Africans by 2025, with an estimated 600 million internet users, using an
estimated 360 million smart phones and generating e-Commerce sales worth $75
billion annually.
The clear big
picture that is fast emerging is that there is no promising future for big
shopping malls but a huge future for click and buy or e-commerce. Two of the
biggest growth markets in Africa for e-commerce are Nigeria and South Africa.
A taste of how the
increasing appetite for online shopping by Africans is shaping out was
witnessed in the recent Nigerian version of “Black Friday”, when two of
Nigeria’s e-commerce giants, Jumia and Konga offered their version of “Black
Friday” discounts online.
Jumia, for example,
recorded over 1.5 million visits on Black Friday, which was twice its average
of 700,000 weekly visitors on its site and  up 10 times over similar Black Friday sales
recorded in 2013.
Interestingly, over
50% of visitors who accessed the site did so through an Andriod or iOS mobile
device.  The top three selling items were
low priced smart phones, a clear indication of the increasing reliance of many
Africans on budget smart phones to access the internet and interact on social
media, with online shopping increasingly becoming one of the reasons to buy a
smart phone in Africa.
Konga, the rival
online platform also had a similar sales boom on “Black Friday.”  A statement from the company states that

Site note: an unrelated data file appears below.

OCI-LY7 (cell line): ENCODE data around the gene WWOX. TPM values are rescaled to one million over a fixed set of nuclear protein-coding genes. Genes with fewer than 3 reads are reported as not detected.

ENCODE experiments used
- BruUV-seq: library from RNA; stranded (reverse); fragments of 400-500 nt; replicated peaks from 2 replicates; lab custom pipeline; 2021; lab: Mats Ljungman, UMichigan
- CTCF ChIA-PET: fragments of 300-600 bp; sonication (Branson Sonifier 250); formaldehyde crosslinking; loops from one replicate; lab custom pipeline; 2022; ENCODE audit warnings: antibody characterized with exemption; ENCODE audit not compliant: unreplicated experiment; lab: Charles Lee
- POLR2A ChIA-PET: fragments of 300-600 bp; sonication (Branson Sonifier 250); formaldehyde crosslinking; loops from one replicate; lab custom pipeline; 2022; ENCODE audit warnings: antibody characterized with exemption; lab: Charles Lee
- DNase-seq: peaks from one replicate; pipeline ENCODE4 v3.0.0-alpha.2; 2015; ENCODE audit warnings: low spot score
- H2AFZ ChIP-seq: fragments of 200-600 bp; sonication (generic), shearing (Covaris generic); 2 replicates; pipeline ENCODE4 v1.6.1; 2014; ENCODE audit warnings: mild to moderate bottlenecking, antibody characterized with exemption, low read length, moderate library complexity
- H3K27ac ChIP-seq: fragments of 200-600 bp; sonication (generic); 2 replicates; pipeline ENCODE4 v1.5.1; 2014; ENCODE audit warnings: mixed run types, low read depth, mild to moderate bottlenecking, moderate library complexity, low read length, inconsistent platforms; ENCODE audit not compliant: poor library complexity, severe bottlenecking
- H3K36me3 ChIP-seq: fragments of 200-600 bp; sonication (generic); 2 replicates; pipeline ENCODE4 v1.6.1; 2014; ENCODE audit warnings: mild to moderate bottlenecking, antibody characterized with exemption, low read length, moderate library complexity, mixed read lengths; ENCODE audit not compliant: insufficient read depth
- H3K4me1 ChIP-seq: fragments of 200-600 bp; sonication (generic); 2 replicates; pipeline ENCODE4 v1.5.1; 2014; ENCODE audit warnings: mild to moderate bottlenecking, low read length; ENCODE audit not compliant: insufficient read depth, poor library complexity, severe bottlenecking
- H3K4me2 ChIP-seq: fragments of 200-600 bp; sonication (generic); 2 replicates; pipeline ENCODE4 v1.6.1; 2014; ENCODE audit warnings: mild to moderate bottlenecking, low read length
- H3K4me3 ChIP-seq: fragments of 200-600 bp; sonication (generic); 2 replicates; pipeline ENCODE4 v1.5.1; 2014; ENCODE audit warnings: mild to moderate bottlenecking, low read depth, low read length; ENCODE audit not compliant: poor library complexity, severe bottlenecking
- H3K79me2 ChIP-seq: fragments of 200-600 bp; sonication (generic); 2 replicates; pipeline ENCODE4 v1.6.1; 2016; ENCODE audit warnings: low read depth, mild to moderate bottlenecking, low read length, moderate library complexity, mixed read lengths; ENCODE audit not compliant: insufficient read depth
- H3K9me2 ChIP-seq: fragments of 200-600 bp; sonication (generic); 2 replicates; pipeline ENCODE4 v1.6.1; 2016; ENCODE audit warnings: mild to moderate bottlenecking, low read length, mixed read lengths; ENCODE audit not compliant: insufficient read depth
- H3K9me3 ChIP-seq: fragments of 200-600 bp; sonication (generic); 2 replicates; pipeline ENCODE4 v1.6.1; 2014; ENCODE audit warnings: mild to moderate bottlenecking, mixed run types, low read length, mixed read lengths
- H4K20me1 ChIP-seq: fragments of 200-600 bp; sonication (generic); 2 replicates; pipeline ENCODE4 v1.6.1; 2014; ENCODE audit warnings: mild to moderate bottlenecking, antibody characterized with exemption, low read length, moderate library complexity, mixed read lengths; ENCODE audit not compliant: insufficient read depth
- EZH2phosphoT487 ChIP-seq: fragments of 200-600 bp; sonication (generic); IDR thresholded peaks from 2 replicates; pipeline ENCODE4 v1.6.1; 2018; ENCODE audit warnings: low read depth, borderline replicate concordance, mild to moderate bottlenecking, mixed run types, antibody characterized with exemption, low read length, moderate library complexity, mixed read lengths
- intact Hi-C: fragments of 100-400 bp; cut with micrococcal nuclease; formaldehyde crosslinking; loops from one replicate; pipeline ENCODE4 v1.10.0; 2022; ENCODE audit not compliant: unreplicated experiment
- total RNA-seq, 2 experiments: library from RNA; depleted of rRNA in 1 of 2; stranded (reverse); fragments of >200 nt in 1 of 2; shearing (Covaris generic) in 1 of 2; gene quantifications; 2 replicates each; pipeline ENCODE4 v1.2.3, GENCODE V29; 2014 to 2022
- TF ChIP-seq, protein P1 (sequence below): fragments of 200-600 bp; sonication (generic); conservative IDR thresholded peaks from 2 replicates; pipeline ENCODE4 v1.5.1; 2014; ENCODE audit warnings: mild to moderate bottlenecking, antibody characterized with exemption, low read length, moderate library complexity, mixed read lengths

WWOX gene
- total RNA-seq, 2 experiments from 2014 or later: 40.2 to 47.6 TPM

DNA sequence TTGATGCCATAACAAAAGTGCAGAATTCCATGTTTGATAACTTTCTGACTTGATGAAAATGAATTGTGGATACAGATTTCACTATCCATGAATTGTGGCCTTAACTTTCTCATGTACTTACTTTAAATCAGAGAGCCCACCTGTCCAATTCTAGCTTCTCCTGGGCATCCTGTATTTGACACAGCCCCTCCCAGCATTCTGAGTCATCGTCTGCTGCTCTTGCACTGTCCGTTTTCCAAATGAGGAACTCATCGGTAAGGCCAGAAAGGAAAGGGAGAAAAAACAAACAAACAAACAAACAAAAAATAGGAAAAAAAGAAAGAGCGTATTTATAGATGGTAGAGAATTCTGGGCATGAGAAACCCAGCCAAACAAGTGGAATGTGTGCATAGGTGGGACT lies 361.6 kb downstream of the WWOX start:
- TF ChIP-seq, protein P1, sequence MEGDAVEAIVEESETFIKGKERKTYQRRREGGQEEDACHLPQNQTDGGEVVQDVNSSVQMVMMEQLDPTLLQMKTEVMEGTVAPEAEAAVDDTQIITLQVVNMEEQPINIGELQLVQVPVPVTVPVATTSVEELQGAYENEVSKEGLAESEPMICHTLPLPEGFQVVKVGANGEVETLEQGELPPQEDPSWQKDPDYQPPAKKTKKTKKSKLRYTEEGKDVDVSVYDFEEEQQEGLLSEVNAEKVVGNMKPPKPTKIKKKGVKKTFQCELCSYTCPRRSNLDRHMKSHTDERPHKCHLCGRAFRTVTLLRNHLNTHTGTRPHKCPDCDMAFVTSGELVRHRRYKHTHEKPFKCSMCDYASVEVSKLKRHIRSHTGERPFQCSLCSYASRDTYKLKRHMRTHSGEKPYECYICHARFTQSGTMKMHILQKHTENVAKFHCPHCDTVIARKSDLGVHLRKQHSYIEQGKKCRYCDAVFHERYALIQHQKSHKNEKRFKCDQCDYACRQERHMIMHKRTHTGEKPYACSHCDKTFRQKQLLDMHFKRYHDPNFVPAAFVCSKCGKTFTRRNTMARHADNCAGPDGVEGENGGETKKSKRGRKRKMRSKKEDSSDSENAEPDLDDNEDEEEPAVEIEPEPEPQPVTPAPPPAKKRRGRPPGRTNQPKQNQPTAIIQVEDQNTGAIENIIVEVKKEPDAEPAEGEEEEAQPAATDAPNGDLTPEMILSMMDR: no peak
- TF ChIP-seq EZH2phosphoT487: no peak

Konga recorded about N600 million ($3.5m) in sales on Black Friday, a record
breaking 1440% year on year increase in online revenue.
During the Black
Friday sale period, Konga said, it recorded 670 per cent increase in new orders
from shoppers across every state in Nigeria reaching a peak of 1,659 orders
placed within one hour and processing over 100,000 packages during the sales.
The three most sold
products on Black Friday by Konga were the Spark Android Tablet, the Infix Zero
phone and Polystar 32” LED TV.
Emerging is a
gradual change in consumer behavior in Africa’s largest economy fueled by
increased internet and smart phone penetration. The MGI report notes that an
average of 25% of urban Africans go online daily and this proportion is
expected to rise over time as internet and smart phone penetration increases on
the continent. The change in consumer behavior is helped by a pick-up in
e-payment systems across the continent.
If the current
trend in internet and smart phone penetration continues, MGI estimates that the
result could be a leap forward in Africa’s economic growth and development with
the internet contributing some $300 billion to Africa’s GDP by 2025.
E-commerce has been
shown to increase shopping appetite, reduce costs and expand retail sales to
previously unreachable markets. This will all have a positive impact on the
economy and open new opportunities for businesses and individuals.
For individuals,
there is little to fear in the growth of e-Commerce. For the new shopping malls
emerging across the African continent, the fast growth of e-Commerce is
something to be concerned about in the long run as Africans get more
comfortable “clicking and buying.”